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Rabbis air warning about forbidden fruit
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Rabbis air warning about forbidden fruit

‘Sabbatical’ law means some Israeli produce is not fit for the pious

Staff Writer, New Jersey Jewish News

When the Orthodox rabbi tells congregants, “Don’t buy Israeli,” it is the proverbial man-bites-dog story.

And guess what? At Ahawas Achim B’nai Jacob & David in West Orange, the rabbis recently reminded congregants not to buy Jaffa clementines, Israeli mandarin oranges, and Dorot carrots from local grocers.

The reason is Jewish law, not politics: This is a shmita, or sabbatical, year, when biblical agricultural laws dictate what produce should and should not be grown in the Holy Land.

Under the laws of shmita, which apply every seven years, agricultural lands in Israel must remain fallow, and observant Jews must obtain their fruits and vegetables elsewhere. 

Pious consumers get around the ban by buying their produce from non-Jewish farmers, including Palestinian growers in the West Bank, or from greenhouses that grow vegetables on platforms disconnected from the land.

More controversial, however, is a 125-year-old rabbinic loophole, known as heter mehira, through which agricultural lands in Israel are “sold” to non-Jews, allowing the lands to be cultivated and vegetables grown during shmita. Rabbis permitted the sale of land to non-Jews on a one-time basis, clearly stipulating that the heter mehira must be re-evaluated for each future Sabbatical year.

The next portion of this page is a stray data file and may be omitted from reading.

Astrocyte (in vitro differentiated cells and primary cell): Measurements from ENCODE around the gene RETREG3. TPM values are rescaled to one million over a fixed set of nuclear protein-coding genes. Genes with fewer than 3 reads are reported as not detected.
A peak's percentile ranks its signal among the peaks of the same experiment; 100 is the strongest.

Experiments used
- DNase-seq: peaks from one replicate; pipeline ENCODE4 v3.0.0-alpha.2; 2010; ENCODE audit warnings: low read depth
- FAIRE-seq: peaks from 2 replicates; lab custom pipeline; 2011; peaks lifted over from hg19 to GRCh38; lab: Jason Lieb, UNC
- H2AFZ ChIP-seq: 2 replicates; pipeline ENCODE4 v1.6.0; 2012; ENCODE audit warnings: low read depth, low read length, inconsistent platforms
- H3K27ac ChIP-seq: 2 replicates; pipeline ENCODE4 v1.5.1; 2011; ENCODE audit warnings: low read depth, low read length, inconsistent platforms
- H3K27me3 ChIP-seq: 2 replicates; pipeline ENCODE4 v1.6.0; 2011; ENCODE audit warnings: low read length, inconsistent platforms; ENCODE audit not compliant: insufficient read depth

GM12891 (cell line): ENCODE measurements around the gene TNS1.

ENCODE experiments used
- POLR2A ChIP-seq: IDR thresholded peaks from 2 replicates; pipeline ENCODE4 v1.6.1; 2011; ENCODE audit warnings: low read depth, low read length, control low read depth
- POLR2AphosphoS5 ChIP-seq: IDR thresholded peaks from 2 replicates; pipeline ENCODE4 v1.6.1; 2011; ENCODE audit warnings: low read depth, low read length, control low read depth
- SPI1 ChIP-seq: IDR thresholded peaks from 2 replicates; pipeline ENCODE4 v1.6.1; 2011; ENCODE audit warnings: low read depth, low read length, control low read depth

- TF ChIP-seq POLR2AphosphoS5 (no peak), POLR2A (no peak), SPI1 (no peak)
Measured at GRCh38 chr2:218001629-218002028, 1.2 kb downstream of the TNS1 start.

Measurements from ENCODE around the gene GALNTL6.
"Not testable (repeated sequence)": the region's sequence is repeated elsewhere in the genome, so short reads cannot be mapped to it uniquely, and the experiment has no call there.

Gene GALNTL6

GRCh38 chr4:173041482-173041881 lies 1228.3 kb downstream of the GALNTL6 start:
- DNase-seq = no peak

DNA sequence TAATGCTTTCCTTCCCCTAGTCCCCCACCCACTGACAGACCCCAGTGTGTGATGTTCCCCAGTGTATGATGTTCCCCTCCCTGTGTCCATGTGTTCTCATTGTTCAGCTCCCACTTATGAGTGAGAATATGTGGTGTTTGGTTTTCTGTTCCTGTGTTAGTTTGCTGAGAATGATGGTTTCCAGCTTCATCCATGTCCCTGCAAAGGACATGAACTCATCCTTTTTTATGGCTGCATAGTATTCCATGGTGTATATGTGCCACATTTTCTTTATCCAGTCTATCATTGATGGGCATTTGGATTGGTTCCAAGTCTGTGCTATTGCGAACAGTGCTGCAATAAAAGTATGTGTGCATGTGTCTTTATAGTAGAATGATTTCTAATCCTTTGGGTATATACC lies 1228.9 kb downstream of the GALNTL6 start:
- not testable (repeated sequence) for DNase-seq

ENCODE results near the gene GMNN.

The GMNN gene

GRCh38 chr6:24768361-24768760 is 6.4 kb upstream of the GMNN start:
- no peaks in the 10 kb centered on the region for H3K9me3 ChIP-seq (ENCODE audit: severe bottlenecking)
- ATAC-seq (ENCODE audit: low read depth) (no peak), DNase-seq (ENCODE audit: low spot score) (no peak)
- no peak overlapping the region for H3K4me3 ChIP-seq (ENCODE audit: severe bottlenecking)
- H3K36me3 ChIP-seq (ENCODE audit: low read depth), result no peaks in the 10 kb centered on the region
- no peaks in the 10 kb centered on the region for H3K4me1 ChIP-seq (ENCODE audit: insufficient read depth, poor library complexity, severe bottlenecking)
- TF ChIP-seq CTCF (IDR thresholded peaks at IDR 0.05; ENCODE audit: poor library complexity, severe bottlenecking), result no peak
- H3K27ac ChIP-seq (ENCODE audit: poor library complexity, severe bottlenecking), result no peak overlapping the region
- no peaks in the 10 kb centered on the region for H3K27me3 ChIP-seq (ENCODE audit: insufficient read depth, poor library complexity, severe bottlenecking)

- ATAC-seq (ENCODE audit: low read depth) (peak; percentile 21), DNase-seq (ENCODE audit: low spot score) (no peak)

Continuing the heter mehira is a topic of fierce rabbinic debate. Most of the major American kashrut authorities (including the OU, Star-K, CRC, Kof-K, and OK) do not accept the loophole; nor does the local Va’ad HaRabonim of MetroWest.

Thus the e-mail to members of AABJ&D, saying, “ShopRite, Costco, Farmer’s Market, and other stores” sell the forbidden fruit, which “should not be purchased.”

In any case, as the e-mail pointed out, that “in normal circumstances,” shmita produce should not be exported, even if the heter mehira is accepted. If the produce, however, bears the imprint of a major kashrut organization, it is acceptable to eat.

Observing the shmita year in America “is complicated,” acknowledged Rabbi Eliezer Zwickler of AABJ&D. The synagogue decided to send the e-mail, he said, because “more and more Israeli produce” is showing up in local markets, “and people are asking what to do.”

Zwickler acknowledged in a phone conversation that it is late in the Jewish year, which started at Rosh Hashana, to send out such an announcement, but that the questions about the produce had been coming to him recently.

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